I hope your fig tree eventually produces enough figs to where you won’t feel like the ants ate more than you….oh I forgot that part. The local fire ants loved the figs. Poisoned ant bait was required around the base to keep them to a minimal amount.

    1. More distressing news! Well, I’m finding out that Florida wildlife is no joke. Apparently, that includes the ants.

      I wanted to give myself the best chance for success by choosing the most time-tested choice plus something that wouldn’t require the skills of a bonsai master to keep it pruned to a reasonable size. This is the description of this particular type from the grower’s website:

      The Brown Turkey Fig Tree is an old time favorite in the southeast for fresh eating and canning whole. The medium sized, bell shaped fruits are purplish-brown with light pink flesh. This small productive tree will produce delicious sweet figs in summer and usually a secondary crop in early Fall, which makes it a good choice for those who want to container-grow on their patio or have limited yard space. Old Brown Turkey Fig Trees have survived single digit temperatures from time to time near the Willis family farm in southern Georgia.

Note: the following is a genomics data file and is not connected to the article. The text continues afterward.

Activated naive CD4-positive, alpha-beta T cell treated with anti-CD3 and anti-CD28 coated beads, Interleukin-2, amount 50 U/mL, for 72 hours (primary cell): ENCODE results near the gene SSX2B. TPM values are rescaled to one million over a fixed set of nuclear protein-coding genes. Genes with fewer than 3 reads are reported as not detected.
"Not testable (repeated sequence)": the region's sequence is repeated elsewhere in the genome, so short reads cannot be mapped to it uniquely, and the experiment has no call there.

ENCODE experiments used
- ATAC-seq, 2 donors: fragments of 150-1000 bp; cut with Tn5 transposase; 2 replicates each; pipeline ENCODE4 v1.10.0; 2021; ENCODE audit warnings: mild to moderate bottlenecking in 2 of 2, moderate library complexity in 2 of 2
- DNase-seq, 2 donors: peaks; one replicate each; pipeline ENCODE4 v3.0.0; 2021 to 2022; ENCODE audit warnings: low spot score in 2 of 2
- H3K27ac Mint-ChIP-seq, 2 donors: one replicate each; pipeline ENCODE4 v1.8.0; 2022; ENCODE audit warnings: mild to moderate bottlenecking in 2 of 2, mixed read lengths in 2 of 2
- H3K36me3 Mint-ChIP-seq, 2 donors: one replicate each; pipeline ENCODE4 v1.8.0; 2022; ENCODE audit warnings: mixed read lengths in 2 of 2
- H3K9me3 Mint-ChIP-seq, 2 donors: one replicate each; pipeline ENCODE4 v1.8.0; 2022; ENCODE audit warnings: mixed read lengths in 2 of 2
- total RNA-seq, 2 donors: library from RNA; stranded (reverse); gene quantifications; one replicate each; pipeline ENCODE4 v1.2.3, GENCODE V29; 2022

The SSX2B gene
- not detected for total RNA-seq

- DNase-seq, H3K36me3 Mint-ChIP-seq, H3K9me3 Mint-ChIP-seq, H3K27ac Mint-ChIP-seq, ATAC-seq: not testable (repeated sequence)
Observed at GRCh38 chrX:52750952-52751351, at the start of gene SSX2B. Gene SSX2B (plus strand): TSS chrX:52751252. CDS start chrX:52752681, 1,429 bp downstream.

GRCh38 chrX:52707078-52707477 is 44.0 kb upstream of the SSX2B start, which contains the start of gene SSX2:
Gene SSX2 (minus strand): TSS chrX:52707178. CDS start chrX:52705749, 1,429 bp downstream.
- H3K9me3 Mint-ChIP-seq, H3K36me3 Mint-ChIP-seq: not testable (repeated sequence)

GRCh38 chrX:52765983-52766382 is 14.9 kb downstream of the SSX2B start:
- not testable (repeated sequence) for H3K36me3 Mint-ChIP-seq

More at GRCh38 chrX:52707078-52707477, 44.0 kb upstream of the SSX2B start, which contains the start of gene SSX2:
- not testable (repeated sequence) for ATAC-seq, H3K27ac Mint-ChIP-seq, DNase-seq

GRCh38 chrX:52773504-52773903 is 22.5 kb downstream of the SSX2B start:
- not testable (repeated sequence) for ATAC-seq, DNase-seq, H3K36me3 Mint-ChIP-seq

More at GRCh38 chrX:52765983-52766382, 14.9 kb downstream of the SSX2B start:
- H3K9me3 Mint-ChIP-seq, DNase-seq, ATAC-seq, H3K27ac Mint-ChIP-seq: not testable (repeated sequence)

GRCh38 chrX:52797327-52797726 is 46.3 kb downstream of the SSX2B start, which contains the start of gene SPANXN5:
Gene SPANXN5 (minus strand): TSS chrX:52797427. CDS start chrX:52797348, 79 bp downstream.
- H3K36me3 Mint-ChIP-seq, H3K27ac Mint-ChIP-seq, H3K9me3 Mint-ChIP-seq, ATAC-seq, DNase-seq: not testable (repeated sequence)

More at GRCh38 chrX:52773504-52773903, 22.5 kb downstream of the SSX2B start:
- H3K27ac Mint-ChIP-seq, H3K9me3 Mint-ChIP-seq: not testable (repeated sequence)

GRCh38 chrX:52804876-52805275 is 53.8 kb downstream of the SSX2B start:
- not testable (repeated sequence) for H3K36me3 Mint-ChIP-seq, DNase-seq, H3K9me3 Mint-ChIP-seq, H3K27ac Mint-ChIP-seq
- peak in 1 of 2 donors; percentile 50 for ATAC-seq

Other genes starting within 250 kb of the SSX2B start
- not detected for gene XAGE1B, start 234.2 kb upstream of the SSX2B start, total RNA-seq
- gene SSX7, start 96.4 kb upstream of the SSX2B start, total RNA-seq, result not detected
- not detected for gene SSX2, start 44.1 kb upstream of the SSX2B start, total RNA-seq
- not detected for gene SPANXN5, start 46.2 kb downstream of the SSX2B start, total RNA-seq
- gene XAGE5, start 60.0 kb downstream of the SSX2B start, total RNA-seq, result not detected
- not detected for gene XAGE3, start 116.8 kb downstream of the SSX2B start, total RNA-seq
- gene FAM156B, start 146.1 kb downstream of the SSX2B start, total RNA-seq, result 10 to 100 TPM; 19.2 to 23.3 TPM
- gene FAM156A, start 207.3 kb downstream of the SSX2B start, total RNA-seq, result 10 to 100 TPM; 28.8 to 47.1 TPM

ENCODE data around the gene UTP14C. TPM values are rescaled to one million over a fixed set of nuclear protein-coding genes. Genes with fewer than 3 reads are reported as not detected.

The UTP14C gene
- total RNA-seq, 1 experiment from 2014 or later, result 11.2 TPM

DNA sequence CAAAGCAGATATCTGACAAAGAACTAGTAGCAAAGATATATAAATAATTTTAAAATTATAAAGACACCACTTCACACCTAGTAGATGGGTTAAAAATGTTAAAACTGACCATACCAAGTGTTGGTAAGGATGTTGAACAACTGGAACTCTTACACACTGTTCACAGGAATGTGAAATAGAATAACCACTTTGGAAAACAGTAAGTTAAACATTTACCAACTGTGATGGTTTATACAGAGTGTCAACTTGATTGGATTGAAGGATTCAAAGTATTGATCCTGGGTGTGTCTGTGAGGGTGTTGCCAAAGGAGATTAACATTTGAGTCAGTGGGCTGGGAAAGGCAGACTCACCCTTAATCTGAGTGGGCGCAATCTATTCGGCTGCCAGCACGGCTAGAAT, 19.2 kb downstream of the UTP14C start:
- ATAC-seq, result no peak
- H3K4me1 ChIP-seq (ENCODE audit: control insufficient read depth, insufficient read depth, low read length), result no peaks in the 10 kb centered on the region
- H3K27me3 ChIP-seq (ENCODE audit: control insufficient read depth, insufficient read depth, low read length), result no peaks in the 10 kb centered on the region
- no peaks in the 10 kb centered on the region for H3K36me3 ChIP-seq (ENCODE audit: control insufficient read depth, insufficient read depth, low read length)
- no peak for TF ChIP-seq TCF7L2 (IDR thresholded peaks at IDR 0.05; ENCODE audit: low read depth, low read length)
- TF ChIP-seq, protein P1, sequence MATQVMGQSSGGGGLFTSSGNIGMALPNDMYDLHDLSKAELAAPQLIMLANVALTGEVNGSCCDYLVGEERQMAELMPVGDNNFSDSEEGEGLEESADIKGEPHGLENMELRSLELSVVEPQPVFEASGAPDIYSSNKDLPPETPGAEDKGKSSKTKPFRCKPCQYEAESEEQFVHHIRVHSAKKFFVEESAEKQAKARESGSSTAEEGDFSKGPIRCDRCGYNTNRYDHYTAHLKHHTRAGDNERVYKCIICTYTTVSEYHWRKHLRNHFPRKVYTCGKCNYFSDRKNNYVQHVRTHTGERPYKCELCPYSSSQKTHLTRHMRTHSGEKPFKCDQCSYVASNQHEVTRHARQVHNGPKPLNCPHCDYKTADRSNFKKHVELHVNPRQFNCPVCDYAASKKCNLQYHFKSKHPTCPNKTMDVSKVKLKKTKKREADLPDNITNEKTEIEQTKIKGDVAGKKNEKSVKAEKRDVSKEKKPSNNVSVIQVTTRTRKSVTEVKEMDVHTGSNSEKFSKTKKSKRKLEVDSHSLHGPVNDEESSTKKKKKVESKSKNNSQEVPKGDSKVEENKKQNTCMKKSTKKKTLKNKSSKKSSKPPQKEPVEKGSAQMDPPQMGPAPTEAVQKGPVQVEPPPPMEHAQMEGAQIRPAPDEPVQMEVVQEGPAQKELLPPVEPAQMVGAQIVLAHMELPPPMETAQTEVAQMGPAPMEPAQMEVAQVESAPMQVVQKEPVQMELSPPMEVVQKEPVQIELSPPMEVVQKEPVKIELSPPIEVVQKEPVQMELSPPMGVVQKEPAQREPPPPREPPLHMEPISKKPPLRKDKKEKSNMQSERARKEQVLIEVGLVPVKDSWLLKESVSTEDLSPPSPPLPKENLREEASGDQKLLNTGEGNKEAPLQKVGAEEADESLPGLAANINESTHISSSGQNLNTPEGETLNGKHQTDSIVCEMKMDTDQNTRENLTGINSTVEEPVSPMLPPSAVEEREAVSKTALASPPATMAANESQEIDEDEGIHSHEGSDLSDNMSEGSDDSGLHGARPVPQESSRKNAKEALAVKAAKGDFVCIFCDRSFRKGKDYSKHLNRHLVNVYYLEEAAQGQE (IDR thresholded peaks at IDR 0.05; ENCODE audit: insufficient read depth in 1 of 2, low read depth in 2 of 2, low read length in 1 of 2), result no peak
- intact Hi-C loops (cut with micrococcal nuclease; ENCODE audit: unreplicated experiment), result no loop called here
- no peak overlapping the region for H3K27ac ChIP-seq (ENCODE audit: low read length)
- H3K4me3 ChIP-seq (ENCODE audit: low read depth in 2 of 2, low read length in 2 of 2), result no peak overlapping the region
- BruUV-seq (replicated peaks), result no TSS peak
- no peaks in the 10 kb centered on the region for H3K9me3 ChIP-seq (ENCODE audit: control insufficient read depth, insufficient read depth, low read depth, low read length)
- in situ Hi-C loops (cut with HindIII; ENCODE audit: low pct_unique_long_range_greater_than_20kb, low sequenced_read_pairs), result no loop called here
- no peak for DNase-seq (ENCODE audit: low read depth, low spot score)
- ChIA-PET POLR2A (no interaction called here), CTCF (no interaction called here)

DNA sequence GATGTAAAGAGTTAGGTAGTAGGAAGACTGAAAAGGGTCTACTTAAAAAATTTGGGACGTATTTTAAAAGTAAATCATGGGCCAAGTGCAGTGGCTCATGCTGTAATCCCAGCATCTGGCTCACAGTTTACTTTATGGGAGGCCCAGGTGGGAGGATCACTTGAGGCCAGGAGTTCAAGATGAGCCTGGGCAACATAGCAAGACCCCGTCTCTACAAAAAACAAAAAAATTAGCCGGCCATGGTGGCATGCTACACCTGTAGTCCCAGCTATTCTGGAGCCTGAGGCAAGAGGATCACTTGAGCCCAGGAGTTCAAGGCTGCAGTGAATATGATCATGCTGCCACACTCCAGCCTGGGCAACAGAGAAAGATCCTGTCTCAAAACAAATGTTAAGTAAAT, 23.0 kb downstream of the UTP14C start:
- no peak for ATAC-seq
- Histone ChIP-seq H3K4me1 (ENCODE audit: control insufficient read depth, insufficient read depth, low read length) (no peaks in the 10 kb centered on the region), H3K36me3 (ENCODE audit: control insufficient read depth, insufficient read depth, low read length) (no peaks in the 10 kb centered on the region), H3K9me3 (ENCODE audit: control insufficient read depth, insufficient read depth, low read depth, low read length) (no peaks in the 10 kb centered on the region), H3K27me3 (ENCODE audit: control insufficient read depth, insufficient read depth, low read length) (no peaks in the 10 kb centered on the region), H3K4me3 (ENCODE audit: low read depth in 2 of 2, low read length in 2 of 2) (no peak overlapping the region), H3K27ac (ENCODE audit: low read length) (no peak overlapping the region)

3. Hate to add to the dire warnings, but forewarned is forearmed…
    Stopping the ants is relatively easy – broadcast Talstar (with the added benefit of worry-free barefoot strolling*) and/or treat the base of the trunk as described above.
    Stopping the birds will be reminiscent of the Battle of Britain. The avian raiders will mass for attack and ravage the fruit just as it ripens. Small trees can be netted. Larger trees rely on the law of large numbers, whereby enough fruit hides behind leaves that you get a small bowlful every other day.